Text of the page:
The value of pH and EC

Ask the Experts - Growing Media

Berger’s Isabelle Gagné discusses two critical growing media measurements and what growers need to know about them.

April 21, 2021

Greenhouse Management: What are pH and EC?

Isabelle Gagné: Your soil’s pH is the measure of its alkalinity (basicity) or its acidity. An acidic soil has a lot of hydrogen ions (H+), while a basic soil will have a lot of hydroxide ions (OH-). On a pH scale of 0 to 14, 7 represents neutrality (same amount of H+ and OH- ions). Under 7, the pH is acidic and above, it’s alkaline. Each crop has an optimal range, but most of the time the target pH Is between 5.4 and 6.2. It’s important to know that the soil’s pH works according to a logarithmic scale. This means that when a pH measurement varies by one unit, the acidity/alkalinity is 10 times higher/lower. That is the reason why even slight variations in pH can have a huge impact on production.

On the other hand, electrical conductivity (EC) is the measurement of all the soluble ions that are present in a soil. In other words, it measures the quantity of nutrients, which are dissolved charged ions, in the growing media.

GM: Why are pH and EC important to crops?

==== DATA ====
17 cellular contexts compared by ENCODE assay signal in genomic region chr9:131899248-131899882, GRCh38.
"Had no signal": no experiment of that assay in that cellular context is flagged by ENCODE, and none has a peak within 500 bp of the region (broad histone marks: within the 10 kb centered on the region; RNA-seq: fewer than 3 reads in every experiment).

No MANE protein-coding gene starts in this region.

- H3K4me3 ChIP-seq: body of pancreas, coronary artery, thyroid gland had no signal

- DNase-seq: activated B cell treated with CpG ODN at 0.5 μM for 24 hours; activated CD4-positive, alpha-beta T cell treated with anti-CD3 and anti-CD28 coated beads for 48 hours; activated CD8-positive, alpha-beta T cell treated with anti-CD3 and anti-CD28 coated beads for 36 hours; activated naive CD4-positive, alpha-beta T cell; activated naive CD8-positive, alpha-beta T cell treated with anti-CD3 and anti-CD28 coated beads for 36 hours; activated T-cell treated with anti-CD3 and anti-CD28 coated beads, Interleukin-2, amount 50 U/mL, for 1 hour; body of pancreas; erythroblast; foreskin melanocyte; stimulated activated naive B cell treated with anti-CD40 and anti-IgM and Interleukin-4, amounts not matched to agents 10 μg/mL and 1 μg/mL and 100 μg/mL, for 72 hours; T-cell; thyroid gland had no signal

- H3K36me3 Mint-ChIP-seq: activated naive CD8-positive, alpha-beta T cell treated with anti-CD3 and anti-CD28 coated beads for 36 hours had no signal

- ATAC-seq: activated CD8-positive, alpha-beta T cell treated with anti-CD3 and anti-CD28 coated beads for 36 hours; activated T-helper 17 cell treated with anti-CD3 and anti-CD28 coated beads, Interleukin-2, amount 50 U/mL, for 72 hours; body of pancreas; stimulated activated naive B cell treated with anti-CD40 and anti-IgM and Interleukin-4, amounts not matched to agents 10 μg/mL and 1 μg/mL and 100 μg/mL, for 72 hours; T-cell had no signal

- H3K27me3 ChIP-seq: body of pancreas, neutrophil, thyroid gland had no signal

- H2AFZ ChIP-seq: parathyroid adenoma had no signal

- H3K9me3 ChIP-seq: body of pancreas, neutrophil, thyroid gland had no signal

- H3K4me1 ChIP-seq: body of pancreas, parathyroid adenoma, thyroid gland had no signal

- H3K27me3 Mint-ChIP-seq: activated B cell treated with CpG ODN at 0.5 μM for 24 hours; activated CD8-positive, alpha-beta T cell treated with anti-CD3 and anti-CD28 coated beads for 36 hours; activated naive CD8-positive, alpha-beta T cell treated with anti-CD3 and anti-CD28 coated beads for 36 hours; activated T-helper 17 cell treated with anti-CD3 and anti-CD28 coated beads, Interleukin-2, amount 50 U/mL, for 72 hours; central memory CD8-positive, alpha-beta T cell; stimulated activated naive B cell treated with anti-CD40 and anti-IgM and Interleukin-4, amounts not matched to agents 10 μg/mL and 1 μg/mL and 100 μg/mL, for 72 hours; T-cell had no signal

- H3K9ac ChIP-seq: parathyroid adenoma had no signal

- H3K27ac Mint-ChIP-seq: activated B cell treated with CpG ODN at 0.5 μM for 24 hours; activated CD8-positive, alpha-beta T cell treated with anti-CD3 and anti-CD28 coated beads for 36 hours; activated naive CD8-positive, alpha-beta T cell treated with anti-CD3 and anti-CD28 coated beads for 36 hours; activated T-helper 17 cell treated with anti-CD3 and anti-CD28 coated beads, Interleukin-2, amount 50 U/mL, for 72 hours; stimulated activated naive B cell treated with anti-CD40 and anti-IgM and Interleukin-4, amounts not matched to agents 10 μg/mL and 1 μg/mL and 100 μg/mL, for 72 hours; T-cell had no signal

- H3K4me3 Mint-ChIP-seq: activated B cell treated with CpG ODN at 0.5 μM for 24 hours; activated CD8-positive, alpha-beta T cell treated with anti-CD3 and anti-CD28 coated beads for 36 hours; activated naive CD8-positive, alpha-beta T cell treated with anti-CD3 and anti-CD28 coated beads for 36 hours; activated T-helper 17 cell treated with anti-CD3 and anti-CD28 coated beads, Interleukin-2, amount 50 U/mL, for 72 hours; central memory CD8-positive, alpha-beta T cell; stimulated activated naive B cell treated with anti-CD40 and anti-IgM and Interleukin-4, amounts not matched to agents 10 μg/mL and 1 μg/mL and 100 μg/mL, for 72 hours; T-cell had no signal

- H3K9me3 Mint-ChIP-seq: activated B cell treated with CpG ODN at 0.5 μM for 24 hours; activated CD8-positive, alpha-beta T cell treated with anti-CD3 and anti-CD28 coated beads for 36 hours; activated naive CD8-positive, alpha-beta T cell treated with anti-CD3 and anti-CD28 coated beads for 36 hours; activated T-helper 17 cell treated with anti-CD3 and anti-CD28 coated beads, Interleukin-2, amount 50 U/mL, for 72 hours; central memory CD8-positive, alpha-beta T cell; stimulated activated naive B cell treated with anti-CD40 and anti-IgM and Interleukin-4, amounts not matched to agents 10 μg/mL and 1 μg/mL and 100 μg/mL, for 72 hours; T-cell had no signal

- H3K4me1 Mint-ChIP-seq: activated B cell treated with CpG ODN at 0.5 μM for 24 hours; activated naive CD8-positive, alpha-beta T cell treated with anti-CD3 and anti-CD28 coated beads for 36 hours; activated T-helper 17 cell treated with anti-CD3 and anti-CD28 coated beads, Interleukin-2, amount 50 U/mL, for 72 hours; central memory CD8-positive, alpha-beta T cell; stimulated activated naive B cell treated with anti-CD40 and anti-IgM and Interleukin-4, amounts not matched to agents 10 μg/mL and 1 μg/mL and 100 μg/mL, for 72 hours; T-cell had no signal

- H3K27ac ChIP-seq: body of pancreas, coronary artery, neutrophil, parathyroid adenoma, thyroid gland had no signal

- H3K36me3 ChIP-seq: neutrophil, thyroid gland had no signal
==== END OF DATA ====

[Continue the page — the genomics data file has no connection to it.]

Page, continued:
IG: Plants are very sensitive to pH changes as the acidity of the soil influences the solubility of nutrients. Nutrients can be present in a substrate, but they may not be available to the plant if the pH is not at the right level. As you can see in the image below, for most crops the optimal pH is 5.5-6.0 as it allows maximum nutrient availability in a growing media. Although certain species have particular pH preferences and tolerances, a range of 5.4 to 6.2 is appropriate for the large majority of crops.

This is why the EC is also important. You can view it as a snapshot of the nutrients that are currently available in your growing media. EC measurements can be done easily and regularly. However, you want to make sure you are making informed decisions through reliable data, therefore we recommend you calibrate your equipment frequently and establish a standardized testing methodology. Sending samples to an external laboratory will allow you to confirm that your calibration is adequate.

“You can view it (EC) as a snapshot of the nutrients that are currently available in your growing media ... measurements can be done easily and regularly.” — Isabell Gagné

GM: How can I manage pH and EC?

IG: Three things can influence the pH and the EC of a crop: water alkalinity, fertilizers and the plants themselves. Therefore, to manage both pH and EC properly, you will have to pay careful attention to these three factors.

It is important to know that when we talk about the alkalinity of the irrigation water, we are actually talking about the buffering capacity of the water, or its capacity to resist acidification. Irrigation water quality plays an important role in regulating the substrate’s pH and EC.